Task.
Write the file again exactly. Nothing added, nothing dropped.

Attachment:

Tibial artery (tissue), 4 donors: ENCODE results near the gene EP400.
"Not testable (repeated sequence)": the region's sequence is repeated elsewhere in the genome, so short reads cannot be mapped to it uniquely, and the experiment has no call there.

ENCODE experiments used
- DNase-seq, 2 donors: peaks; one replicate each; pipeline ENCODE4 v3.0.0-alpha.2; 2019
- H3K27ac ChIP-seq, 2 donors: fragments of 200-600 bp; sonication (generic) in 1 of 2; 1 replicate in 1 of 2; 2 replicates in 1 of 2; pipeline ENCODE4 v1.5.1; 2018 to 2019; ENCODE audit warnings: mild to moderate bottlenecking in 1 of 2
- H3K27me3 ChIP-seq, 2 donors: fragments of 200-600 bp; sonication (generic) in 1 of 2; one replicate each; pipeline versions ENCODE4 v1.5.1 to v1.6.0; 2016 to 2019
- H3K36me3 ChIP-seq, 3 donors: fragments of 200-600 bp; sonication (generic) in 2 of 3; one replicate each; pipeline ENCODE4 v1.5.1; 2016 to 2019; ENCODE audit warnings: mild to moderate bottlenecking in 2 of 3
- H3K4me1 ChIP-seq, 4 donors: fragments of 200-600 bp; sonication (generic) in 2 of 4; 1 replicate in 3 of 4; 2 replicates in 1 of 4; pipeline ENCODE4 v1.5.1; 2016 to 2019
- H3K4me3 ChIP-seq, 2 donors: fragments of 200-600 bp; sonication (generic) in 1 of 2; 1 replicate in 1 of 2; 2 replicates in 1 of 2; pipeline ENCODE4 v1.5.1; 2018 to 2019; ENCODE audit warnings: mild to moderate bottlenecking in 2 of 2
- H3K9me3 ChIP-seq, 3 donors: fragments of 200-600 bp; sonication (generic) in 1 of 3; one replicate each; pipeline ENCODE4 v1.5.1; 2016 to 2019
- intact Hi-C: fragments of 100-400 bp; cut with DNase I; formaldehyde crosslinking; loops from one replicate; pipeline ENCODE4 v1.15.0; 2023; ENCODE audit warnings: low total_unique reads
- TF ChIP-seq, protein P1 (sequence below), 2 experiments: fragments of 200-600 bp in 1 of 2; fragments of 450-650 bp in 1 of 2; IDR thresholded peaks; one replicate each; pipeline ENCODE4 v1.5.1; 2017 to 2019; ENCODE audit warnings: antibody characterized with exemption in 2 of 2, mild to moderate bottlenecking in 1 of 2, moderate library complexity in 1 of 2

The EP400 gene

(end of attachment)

Tibial artery (tissue), 4 donors: ENCODE results near the gene EP400.
"Not testable (repeated sequence)": the region's sequence is repeated elsewhere in the genome, so short reads cannot be mapped to it uniquely, and the experiment has no call there.

ENCODE experiments used
- DNase-seq, 2 donors: peaks; one replicate each; pipeline ENCODE4 v3.0.0-alpha.2; 2019
- H3K27ac ChIP-seq, 2 donors: fragments of 200-600 bp; sonication (generic) in 1 of 2; 1 replicate in 1 of 2; 2 replicates in 1 of 2; pipeline ENCODE4 v1.5.1; 2018 to 2019; ENCODE audit warnings: mild to moderate bottlenecking in 1 of 2
- H3K27me3 ChIP-seq, 2 donors: fragments of 200-600 bp; sonication (generic) in 1 of 2; one replicate each; pipeline versions ENCODE4 v1.5.1 to v1.6.0; 2016 to 2019
- H3K36me3 ChIP-seq, 3 donors: fragments of 200-600 bp; sonication (generic) in 2 of 3; one replicate each; pipeline ENCODE4 v1.5.1; 2016 to 2019; ENCODE audit warnings: mild to moderate bottlenecking in 2 of 3
- H3K4me1 ChIP-seq, 4 donors: fragments of 200-600 bp; sonication (generic) in 2 of 4; 1 replicate in 3 of 4; 2 replicates in 1 of 4; pipeline ENCODE4 v1.5.1; 2016 to 2019
- H3K4me3 ChIP-seq, 2 donors: fragments of 200-600 bp; sonication (generic) in 1 of 2; 1 replicate in 1 of 2; 2 replicates in 1 of 2; pipeline ENCODE4 v1.5.1; 2018 to 2019; ENCODE audit warnings: mild to moderate bottlenecking in 2 of 2
- H3K9me3 ChIP-seq, 3 donors: fragments of 200-600 bp; sonication (generic) in 1 of 3; one replicate each; pipeline ENCODE4 v1.5.1; 2016 to 2019
- intact Hi-C: fragments of 100-400 bp; cut with DNase I; formaldehyde crosslinking; loops from one replicate; pipeline ENCODE4 v1.15.0; 2023; ENCODE audit warnings: low total_unique reads
- TF ChIP-seq, protein P1 (sequence below), 2 experiments: fragments of 200-600 bp in 1 of 2; fragments of 450-650 bp in 1 of 2; IDR thresholded peaks; one replicate each; pipeline ENCODE4 v1.5.1; 2017 to 2019; ENCODE audit warnings: antibody characterized with exemption in 2 of 2, mild to moderate bottlenecking in 1 of 2, moderate library complexity in 1 of 2

The EP400 gene